John Cryan’s recent assertion that Deutsche Bank staff need to think and behave like FinTech staff is quite revealing. I am not sure what the Head of the U.S. Dollar Equities desk thought about that, but she or he has probably been the beneficiary of millions of Dollars or Euros of sunk technology cost already.
The point, surely, is that it is not necessarily the U.S. Dollar desk that makes the Bank tick; it is all of the activity that goes on in the background, that keeps the Bank in business, and this includes the Network Management function. When all of those SIFIs, the Systemically Important Financial Institutions, failed their original Living Will tests on Wall Street, it was because the Banks had focussed almost exclusively on Front-Office biased workouts. In reality, it would be the Back- and Middle-Office functions that would largely be responsible for cleaning up the mess. Once the Banks worked in far greater provision for improved Management Information Systems, the U.S. Regulators looked more benignly at their Living Wills.
The plain fact is that Network Managers, indeed Vendor Managers of any and all persuasions, need access to more data, more quickly; they need the data to persist through time; and they need the data to be secure. These are the big themes we see emerging from Client meetings, conferences, press articles and blogs. Whilst the emergence of the “Developer-driven Bank” would give most Bank Boards palpitations – and is some way away, given the collision of regulatory compliance and technology – the role of the CIO has changed categorically since the Financial crisis and the emergence of much new thinking around technology.
It is legacy systems that are the root cause of much constipation for technology investment: too much “bad” or unsuccessful sunk cost in the past is off-putting for current and future investment. But the legacy is just that: such legacy systems are becoming legacy, much faster. To say that in-house builds never work is too bold; it would be fair to say that they rarely work to fill the brief fully, on time and to budget.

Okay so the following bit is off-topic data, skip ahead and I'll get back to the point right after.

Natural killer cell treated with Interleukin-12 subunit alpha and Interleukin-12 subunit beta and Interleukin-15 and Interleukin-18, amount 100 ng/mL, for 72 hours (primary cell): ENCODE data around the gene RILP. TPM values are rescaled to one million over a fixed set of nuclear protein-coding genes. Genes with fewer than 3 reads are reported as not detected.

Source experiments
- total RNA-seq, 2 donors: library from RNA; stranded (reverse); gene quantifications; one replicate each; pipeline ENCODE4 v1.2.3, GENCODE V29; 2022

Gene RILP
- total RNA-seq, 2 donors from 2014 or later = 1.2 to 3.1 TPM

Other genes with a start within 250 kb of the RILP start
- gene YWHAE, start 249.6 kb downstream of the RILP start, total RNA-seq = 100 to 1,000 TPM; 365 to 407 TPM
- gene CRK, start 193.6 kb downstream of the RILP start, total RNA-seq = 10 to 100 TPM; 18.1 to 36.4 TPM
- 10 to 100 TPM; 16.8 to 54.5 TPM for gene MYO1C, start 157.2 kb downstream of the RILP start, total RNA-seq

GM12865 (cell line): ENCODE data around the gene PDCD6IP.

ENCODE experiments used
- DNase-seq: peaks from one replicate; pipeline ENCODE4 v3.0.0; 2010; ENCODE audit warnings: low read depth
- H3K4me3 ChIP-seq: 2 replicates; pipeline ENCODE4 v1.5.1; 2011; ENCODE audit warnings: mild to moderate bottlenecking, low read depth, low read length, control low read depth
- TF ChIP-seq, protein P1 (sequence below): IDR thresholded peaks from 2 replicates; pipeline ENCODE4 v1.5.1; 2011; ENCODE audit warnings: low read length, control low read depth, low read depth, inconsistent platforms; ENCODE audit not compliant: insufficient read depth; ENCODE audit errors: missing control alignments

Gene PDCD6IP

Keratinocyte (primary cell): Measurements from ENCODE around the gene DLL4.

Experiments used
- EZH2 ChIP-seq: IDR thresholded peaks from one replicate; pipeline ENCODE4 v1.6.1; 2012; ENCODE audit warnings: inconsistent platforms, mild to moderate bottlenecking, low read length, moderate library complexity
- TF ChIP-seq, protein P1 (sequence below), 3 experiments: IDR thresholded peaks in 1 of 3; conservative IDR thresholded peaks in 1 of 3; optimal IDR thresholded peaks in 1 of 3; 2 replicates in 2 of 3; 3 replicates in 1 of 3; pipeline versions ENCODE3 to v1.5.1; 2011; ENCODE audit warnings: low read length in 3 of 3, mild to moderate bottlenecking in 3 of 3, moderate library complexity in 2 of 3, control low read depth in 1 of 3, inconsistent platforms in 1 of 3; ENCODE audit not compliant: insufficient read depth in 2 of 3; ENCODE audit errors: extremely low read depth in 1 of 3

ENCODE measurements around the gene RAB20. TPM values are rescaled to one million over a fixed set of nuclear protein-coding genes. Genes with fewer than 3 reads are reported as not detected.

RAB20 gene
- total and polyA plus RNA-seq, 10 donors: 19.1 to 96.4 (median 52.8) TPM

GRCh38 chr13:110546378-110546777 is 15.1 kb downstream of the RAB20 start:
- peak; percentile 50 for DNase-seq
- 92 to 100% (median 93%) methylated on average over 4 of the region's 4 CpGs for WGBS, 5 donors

We have double-digit examples in just the last two years of major Financial Institutions who have been pressured into choosing in-house development but these projects have subsequently stalled and/or stopped at a frustratingly incomplete stage. The cost of in-house builds, it emerges, is actually not the most economical way of delivering functionality.
To return to John Cryan’s comments, the “Bank-as-a-Platform” concept is gaining traction as a concept. Bank staff need to come to terms with changing roles, not least at CIO level, and to start thinking about open-sourced solutions which need integration, not development; staff need to think about Service-oriented Architecture and about Software-as-a-Service which is defined, designed, developed and deployed specifically for their needs, not those of the IT Department.
Is it too early to say that the days of internalising development are over? Almost certainly ‘yes’ because the Banks’ commitment to self-sufficiency will persist for a long time to come. But Bank acquisitions of technology companies readily demonstrate the direction of travel. And if you layer in the need to keep cost off the Balance Sheet, then figuring out how to resolve this conundrum is the way forwards.
Do more with fewer staff = use technology
Since technology is moving too fast for Banks to keep up with, in many cases, the pressure to stop internalising solutions and look externally for more rapidly deployable technology continues to grow. The constant flow of new rules and regulations mean that Banks, particularly in this space, are constantly fire-fighting with tactical solutions and not stepping back and doing the important things, rather than doing the urgent things: there is a big difference between the two.